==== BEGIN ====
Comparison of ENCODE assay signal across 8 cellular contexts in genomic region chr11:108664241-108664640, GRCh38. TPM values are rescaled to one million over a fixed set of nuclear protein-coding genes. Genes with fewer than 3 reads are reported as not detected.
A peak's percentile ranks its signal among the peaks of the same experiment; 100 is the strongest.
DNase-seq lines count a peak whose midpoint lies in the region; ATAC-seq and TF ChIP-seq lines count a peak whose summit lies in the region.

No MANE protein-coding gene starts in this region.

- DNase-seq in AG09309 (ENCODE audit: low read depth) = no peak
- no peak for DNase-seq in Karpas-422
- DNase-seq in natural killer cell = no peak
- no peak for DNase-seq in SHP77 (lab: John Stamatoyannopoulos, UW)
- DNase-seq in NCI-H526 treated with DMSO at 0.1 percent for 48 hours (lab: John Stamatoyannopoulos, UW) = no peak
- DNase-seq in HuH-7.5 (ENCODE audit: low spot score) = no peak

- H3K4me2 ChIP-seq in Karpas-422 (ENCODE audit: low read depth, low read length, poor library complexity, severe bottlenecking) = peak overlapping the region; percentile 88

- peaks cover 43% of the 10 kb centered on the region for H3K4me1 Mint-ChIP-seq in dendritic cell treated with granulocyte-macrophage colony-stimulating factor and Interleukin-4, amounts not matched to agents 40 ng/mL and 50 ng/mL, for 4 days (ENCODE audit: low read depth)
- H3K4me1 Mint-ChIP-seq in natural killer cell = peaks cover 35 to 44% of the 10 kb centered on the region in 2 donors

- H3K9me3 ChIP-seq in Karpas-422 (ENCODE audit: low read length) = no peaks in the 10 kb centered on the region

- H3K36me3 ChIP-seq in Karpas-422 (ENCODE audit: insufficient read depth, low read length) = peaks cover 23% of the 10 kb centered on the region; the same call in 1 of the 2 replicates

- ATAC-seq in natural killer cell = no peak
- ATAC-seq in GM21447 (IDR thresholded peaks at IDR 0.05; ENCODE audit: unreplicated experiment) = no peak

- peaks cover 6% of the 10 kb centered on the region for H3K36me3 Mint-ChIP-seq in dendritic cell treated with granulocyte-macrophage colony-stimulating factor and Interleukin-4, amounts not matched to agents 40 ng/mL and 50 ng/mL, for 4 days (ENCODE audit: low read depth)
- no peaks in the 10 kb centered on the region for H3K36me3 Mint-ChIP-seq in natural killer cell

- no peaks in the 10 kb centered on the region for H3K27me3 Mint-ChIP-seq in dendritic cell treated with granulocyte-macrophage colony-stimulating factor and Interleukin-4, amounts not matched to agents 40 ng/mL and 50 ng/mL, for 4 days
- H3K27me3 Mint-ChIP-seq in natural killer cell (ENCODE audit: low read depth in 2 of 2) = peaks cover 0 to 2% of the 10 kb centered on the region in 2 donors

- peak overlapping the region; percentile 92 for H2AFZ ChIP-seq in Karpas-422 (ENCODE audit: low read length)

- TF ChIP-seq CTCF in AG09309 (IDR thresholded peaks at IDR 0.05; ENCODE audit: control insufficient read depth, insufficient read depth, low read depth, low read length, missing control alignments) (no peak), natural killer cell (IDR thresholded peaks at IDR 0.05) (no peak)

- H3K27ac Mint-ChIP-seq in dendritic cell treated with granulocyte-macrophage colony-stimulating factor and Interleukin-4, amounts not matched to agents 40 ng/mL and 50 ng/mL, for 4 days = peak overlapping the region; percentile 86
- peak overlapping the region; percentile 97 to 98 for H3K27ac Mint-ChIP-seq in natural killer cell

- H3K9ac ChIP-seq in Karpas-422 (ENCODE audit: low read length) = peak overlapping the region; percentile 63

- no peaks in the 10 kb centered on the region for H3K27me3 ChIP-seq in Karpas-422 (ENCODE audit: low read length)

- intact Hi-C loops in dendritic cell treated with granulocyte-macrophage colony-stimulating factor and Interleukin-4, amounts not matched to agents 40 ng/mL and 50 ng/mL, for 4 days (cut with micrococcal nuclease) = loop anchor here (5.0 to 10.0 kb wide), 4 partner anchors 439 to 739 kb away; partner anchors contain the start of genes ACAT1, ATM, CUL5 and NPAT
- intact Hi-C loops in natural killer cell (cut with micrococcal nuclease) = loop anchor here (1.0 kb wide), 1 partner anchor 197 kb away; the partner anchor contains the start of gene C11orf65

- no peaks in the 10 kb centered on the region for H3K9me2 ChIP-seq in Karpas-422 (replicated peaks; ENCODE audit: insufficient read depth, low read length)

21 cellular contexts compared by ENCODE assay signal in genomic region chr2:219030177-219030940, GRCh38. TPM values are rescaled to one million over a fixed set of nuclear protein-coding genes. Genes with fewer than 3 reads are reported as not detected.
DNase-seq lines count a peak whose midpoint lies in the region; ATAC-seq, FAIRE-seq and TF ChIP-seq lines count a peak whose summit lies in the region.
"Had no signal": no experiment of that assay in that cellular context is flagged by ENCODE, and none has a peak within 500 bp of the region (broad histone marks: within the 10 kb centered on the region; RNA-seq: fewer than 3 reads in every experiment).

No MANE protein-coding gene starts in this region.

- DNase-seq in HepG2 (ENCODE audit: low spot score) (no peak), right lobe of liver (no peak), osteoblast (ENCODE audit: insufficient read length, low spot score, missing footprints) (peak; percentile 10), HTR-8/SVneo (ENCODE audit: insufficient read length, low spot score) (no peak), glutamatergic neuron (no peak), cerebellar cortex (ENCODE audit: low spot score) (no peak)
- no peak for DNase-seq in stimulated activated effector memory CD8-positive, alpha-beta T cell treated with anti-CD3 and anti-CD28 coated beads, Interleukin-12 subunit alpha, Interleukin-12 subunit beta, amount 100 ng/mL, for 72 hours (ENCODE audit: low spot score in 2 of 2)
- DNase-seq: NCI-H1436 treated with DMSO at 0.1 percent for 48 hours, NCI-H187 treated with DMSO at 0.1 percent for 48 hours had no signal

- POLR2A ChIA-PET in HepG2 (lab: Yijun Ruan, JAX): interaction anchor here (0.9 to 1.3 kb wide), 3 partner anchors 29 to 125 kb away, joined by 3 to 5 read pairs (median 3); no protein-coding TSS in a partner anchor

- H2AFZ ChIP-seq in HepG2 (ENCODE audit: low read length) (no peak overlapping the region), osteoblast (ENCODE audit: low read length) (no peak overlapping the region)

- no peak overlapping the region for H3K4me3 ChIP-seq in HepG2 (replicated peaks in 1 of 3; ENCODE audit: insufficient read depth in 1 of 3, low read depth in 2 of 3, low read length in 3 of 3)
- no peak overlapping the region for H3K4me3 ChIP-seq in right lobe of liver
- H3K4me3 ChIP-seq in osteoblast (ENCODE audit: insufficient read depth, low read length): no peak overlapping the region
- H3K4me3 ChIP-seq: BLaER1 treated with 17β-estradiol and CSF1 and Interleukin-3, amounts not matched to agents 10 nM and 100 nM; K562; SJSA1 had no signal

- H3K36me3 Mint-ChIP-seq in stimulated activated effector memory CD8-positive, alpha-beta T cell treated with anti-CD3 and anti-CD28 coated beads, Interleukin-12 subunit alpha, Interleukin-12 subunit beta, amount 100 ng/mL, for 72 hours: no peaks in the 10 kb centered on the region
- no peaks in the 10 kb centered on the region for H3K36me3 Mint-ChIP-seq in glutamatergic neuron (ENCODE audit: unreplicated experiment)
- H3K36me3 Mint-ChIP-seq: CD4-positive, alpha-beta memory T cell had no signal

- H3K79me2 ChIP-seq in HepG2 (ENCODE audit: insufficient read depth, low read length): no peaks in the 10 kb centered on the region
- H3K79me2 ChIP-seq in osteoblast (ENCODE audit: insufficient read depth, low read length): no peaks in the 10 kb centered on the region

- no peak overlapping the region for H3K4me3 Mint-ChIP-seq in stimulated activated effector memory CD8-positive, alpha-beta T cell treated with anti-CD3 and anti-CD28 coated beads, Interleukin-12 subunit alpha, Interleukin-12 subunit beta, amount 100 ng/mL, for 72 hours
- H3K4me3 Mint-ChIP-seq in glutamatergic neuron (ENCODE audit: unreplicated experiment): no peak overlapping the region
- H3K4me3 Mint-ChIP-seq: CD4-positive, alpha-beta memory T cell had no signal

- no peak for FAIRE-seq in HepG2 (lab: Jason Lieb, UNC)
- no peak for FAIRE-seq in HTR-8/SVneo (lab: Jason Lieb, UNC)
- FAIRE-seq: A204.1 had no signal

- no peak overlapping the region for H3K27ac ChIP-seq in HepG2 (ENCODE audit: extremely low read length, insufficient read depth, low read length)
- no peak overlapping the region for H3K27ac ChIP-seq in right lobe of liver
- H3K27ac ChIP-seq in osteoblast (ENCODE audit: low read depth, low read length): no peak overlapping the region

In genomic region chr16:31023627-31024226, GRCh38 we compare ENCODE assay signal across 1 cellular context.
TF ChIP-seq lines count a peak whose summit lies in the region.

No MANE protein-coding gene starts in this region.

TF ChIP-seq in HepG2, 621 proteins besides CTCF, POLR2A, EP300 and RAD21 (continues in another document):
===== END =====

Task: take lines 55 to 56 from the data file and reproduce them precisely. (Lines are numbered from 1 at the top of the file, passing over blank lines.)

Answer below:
- no peak overlapping the region for H3K27ac ChIP-seq in HepG2 (ENCODE audit: extremely low read length, insufficient read depth, low read length)
- no peak overlapping the region for H3K27ac ChIP-seq in right lobe of liver